It is too easy to assume that someone who is dependent on others is incapable of making a meaningful life choice
I was pleased to read in the Telegraph that “a young woman with learning difficulties has won the right to decide the fate of her unborn baby after doctors lost their application to carry out an abortion without her consent”. When I first heard about this case, there were many questions I wanted answers to: why were the doctors keen to do this, when there seems to have been no question of the young woman looking after her baby? Why was adoption not mentioned? Was this covert eugenics or what?
The answers seem to lie in this latest report: the woman suffers from a sickle cell disease which has caused several strokes already and the medical team felt her life might be endangered by carrying a pregnancy to full term. We also learn that the woman lives within her large family circle which provides “a supportive network in which she functions well”. One would like to know if the doctors consulted the family before making their application.
What was most moving in this report was the judge’s ruling. He said it was important to bear in mind that people with severe learning difficulties who might not be able to function independently in the community “may very well retain the capacity to make deeply personal decisions about how they conduct their lives”. These could include “decisions about their own medical care including, as in this case, the continuation or termination of pregnancy”. So often in recent years one reads of judges who appear too anxious to conform to current attitudes on, eg, equal rights legislation. It is good to learn of a judge here who thinks independently and who does not bow to the kind of pressure which would assume that someone with a learning disability is incapable of making a meaningful life choice. I am not saying that getting pregnant in the first place was a good idea in this instance; but given that it happened, the woman should not be pressured by her medical team to abort against her will and against the interests of her baby.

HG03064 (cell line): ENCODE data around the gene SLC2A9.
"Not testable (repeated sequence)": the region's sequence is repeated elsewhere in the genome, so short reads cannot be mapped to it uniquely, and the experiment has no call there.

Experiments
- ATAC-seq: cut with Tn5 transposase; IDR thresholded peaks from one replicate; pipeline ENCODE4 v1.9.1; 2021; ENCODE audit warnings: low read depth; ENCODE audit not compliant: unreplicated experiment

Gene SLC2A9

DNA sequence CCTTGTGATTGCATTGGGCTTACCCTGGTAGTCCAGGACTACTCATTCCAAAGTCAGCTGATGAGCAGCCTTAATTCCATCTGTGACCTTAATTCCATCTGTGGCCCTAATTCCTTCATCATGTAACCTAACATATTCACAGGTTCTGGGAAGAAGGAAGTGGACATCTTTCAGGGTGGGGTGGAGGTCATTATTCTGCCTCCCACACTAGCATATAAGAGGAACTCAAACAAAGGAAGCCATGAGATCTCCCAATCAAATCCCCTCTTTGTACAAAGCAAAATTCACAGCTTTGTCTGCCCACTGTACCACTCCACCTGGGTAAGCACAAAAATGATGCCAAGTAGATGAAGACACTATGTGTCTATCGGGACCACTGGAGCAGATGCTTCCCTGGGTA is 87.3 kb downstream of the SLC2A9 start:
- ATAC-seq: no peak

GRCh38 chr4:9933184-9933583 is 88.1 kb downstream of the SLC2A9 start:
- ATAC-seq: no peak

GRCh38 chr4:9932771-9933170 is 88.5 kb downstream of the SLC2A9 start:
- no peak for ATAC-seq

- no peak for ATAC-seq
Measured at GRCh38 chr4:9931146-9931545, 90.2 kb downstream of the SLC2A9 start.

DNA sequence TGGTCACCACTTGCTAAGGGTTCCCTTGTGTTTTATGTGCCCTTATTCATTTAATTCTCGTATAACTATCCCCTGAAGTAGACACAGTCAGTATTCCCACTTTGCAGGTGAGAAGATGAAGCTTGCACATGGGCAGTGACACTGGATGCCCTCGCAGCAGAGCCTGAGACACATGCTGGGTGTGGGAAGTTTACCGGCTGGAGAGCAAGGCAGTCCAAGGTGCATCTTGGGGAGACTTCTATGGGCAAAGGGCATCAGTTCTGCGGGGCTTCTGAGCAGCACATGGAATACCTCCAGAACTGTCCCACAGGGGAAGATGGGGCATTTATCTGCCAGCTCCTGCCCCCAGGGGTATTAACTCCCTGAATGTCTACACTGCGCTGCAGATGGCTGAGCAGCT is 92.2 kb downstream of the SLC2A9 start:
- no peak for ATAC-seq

I recall once reading neurologist Oliver Sacks’ 1973 book Awakenings, about a group of patients who had lived for many years in a semi-comatose condition as a result of contracting encephalitis lethargica; they had been survivors of the 1920s sleeping sickness epidemic. He discovered that a drug, L-Dopa, for a brief period, in the summer of 1965, brought them back to full responsiveness and mobility (the story was later made into a film with Robin Williams as Sacks). What the doctor found humbling was the way that the patients’ personalities had somehow remained intact despite their decades of mental and emotional withdrawal from the world. He respected the final choice they made: to return to their trance-like state and not continue with the drug; they had found the modern world too hard to adjust to.
Although this example is not the same as persons born with a learning disability, nonetheless there are parallels: “personhood” and “personality” operate at a level much deeper than rational behaviour and functioning, and those whom we would often tend to write off as insensible or incapable, might have powerful thoughts, desires, feelings and wishes that they find hard to communicate – and to which we do not always want to listen.